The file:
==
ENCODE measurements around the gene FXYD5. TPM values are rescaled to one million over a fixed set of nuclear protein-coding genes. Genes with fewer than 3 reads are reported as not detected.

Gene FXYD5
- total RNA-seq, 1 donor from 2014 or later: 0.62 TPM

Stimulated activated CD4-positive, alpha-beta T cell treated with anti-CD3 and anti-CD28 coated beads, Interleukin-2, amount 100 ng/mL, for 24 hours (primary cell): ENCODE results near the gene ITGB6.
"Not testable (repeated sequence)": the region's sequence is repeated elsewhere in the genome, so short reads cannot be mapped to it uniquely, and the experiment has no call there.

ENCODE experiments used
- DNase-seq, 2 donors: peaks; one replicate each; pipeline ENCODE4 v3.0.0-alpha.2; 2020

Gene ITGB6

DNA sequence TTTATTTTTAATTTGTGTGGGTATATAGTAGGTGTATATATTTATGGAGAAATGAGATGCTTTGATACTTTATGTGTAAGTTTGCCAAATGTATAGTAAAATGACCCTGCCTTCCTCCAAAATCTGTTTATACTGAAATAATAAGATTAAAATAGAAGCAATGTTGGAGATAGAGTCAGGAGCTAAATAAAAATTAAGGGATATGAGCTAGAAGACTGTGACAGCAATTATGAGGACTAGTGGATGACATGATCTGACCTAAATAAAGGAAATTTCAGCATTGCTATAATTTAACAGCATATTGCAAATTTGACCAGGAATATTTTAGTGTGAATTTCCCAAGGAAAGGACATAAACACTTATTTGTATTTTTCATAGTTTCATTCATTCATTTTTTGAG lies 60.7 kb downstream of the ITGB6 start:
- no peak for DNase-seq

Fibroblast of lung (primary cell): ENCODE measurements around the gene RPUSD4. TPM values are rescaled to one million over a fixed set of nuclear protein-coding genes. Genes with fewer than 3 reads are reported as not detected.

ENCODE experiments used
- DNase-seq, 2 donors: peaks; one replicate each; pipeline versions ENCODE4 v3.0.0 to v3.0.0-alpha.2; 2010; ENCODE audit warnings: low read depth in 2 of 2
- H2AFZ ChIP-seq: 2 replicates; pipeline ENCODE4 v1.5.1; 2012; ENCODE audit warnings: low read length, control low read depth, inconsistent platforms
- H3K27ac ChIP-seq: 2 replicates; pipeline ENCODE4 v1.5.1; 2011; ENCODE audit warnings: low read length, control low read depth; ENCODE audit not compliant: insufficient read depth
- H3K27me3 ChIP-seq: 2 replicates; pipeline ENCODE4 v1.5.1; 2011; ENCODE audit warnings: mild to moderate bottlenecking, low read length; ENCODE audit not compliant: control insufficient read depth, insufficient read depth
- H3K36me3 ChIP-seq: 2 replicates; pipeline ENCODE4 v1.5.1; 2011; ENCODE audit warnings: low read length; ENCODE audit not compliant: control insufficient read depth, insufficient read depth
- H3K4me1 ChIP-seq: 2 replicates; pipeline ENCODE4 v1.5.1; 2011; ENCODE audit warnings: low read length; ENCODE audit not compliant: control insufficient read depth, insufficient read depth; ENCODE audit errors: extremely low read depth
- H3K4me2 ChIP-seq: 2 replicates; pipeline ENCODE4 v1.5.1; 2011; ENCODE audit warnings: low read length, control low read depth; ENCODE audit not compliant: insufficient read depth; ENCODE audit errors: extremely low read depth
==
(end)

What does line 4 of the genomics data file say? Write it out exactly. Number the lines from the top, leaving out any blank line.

Stimulated activated CD4-positive, alpha-beta T cell treated with anti-CD3 and anti-CD28 coated beads, Interleukin-2, amount 100 ng/mL, for 24 hours (primary cell): ENCODE results near the gene ITGB6.